Tea - The Art of Life

‘Tea began as a medicine and grew into a beverage. In China, in the eighth Century, it entered the realm of poetry as one of the polite amusements. The fifteenth Century saw Japan ennoble it into a religion of aestheticism – Teaism. Teaism is a cult founded on the adoration of the beautiful among the sordid facts of everyday existence. It inculcates purity and harmony, the mystery of mutual charity, the romanticism of the social order. It is essentially a worship of the Imperfect, as it is a tender attempt to accomplish something possible in this impossible thing we know as life.’
I knew just from the opening paragraph (quoted above) to: ‘The Book of Tea’, that I liked the Author, Kakuzo Okakura. His ‘world-weariness’ resonated with me as I paused to contemplate an evening in his company, perhaps at a ‘conversazione’, as the Italians say, where as guest of honour I could glean from his ‘wry’ take on life. Assure him that a Visionary was rarely acknowledged during his own lifetime, in my view, his time would come.

The English often spring to mind when the subject is ‘Tea’ and clichés revolve around Royal Albert china services where cups are held aloft, little fingers at ninety degrees, cucumber sandwiches an essential, not a crust to be seen! Traditionally, it was the upper classes who would serve a ‘low’ or ‘afternoon’ tea around four o’clock to avoid that ‘sinking feeling’ before dinner at eight. The middle and lower classes would have taken a more substantial ‘high’ tea later in the day, at five or six o’clock, in place of a late dinner. The names derive from the height of the tables on which the meals were served, high tea being served at the dinner table.

Behind the history of tea lies a dark and violent past, including smuggling, murder, and international incidents, like the famous ‘Boston Tea Party’. The British, in China itself, financed their tea dealings by the ruthless imposition of the opium trade and Moxham reveals a fascinating story in his page-turner: ‘A Brief History of Tea’.

Notwithstanding the foregoing, the Eastern Philosophy retains a certain romance, enshrined within points of view between ethics and religion, man and nature. A literary figure from the Ming dynasty, Yuan Hongdao, wrote: ‘Tea drinking is the highest form of the art of life. Idle chat comes second and drinking last’; referencing the spiritual context the ceremony held within Chinese culture. The elegant term: ‘The Six Gentlemen of the Tea Ceremony’, is used to describe the accoutrements used, namely: Tea Spoon, Tweezers, Needle, Funnel, Scoop and Container, usually made of bamboo. To this day wild tea trees can still be found in the mountainous areas of southwest China dating back over one thousand seven hundred years.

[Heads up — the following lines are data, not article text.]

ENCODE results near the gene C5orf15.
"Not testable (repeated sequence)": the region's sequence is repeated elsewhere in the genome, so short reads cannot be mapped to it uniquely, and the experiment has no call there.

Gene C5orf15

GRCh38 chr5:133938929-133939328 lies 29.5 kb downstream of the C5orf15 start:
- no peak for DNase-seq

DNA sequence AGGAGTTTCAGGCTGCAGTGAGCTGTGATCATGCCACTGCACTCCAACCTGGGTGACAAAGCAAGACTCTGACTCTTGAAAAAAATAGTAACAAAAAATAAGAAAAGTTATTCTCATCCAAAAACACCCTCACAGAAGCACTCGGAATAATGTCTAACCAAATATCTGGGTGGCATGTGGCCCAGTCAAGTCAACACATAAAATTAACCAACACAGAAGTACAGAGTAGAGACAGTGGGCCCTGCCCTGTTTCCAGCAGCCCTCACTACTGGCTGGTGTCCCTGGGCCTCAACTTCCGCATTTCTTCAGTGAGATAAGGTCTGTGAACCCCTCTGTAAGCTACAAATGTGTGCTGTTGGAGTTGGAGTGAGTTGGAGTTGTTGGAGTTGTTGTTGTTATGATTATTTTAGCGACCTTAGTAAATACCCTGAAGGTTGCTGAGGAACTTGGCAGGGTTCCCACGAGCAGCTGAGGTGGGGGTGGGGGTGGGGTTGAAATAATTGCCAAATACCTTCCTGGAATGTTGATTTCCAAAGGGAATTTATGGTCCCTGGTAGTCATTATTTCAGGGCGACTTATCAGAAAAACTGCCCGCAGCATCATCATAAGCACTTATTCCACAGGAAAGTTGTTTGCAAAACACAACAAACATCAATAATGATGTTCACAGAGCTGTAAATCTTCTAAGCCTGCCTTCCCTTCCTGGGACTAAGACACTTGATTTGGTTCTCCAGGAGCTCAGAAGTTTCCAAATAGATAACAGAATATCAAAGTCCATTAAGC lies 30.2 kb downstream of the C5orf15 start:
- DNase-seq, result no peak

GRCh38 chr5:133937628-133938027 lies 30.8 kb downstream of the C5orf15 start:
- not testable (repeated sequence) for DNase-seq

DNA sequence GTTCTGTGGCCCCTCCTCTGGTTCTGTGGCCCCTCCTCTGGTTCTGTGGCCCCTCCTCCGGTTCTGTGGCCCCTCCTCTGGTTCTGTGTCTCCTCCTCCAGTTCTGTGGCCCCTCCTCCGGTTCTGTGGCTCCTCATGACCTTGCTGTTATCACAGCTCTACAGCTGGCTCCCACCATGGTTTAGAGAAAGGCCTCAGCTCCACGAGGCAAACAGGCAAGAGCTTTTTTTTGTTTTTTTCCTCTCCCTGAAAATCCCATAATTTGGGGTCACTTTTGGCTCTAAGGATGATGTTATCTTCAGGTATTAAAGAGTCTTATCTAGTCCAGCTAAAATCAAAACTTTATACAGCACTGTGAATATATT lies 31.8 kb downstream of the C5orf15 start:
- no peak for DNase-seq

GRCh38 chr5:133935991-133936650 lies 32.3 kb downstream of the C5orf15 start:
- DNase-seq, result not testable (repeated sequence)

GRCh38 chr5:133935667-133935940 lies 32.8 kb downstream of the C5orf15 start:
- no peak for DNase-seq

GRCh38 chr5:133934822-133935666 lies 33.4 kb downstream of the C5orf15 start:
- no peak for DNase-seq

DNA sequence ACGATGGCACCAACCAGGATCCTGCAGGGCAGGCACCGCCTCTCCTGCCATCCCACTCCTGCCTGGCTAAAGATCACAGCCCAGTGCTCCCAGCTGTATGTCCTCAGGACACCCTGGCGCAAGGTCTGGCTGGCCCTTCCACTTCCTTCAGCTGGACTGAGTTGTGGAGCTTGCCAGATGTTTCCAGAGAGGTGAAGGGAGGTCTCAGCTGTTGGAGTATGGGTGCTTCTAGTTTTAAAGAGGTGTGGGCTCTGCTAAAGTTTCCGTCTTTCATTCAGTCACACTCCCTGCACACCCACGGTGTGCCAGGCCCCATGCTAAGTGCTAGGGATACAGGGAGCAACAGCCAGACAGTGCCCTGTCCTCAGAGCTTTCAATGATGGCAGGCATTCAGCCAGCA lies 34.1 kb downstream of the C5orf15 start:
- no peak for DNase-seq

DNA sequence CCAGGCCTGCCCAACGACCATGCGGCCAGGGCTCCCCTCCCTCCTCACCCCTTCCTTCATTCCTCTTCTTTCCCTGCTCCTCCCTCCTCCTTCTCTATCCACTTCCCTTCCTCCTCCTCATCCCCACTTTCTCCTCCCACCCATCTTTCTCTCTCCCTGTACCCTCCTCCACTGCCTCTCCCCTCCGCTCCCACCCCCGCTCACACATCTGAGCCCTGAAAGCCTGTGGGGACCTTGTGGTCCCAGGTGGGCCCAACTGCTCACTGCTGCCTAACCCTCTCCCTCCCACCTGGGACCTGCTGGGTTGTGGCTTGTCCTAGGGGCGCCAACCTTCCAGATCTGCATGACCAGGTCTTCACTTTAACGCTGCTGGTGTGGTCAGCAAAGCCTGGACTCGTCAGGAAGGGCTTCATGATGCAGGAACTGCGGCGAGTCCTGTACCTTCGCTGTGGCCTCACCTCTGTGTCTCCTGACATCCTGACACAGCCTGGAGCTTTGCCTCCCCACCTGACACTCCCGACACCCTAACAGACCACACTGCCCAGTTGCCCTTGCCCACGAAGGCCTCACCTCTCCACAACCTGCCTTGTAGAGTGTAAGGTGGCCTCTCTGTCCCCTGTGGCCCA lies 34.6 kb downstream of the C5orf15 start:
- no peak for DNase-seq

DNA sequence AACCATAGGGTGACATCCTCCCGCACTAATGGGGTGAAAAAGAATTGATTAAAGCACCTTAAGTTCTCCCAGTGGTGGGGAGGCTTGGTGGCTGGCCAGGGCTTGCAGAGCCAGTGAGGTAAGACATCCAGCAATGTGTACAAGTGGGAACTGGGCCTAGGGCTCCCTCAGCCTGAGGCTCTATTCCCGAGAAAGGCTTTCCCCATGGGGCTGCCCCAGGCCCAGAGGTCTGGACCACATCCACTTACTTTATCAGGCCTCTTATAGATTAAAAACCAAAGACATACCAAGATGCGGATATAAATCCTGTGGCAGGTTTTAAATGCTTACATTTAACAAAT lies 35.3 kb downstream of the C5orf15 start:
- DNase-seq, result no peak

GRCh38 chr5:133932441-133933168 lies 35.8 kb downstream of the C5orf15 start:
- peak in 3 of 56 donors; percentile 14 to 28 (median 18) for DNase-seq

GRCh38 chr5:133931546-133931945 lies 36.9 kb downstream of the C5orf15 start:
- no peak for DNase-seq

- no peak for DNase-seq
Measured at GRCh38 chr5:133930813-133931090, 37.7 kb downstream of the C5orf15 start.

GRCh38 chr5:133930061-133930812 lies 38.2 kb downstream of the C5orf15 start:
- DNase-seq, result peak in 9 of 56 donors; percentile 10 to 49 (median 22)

In Japan, the tea-room (the Sukiya) was designed as a humble place built from basic materials – a straw hut meant to be unimpressive in appearance. The early tea-rooms consisted of a portion of a drawing-room partitioned off with screens designed to accommodate not more than five people. There was no uniformity of design, considered fatal to the imagination; a fear of repetition led to no colour or design being used twice. Cleanliness was to be of the highest standard, alongside the beautiful and natural.

In Japanese common reference we are informed of the man: ‘with no tea’ in him, meaning he has no sense of humour over the personal drama; whilst the individual who regardless of how mundane the tragedy goes over-the-top with emotion is one: ‘with too much tea’ in him, I think the modern expression would be ‘drama queen’ and I’m sure we’ve all known a few of those.

Pre-eminently the tea-house was a place of peace and a Samurai attending would leave his sword outside on the rack beneath the eaves. He would bend low and creep into the room through a small door not more than three feet in height; a proceeding which was incumbent on all guests, ‘high’ and ‘low’ alike and intended to inculcate humility. Because the Taoist and Zen conception of perfection laid more stress upon the process through which perfection was sought, than upon perfection itself, true beauty could only be discovered by one who mentally completed the incomplete. Thus it was left to each guest’s imagination to complete the total effect of the tea-house’ place and form; its simplicity and freedom from vulgarity making it a sanctuary from the vexations of the outer world.

Okakura was educated at a Christian school whilst growing up in Japan, which granted him the opportunity to write an Eastern perspective in English, of the West’s view of Japan and the hypocrisy of those sent to preach but who didn’t always practice was not missed by his pen. He felt dismay at the speed with which his fellow citizens were embracing the West and it caused him concern that the Japanese identity and artistic skills may be lost in the process. He spent a lifetime as Scholar and pivotal figure in the development of the Arts and for which he is remembered, alongside his other books.

It’s true that you may well be reading this and wondering what all the fuss is about, it’s only a cup of tea after all and over sixty billion cups of the amber liquid will be drunk in one year alone, and that’s just in the UK! But Okakura defined for us the nuances, that to drink from the ‘cup of humanity’ should be done with reverence, ethics at its core, because the tea-masters had guarded their treasures with religious secrecy. Sagacious when he wrote: ‘nothing is more hallowing than the union of kindred spirits in art’ - the Art of Life...

Source material and for more information:
The Book of Tea by Kakuzo Okakura – Penquin Little Black Classics No 112
A Brief History of Tea by Roy Moxham
All the Tea in China – History, Methods and Musings by Wang Jian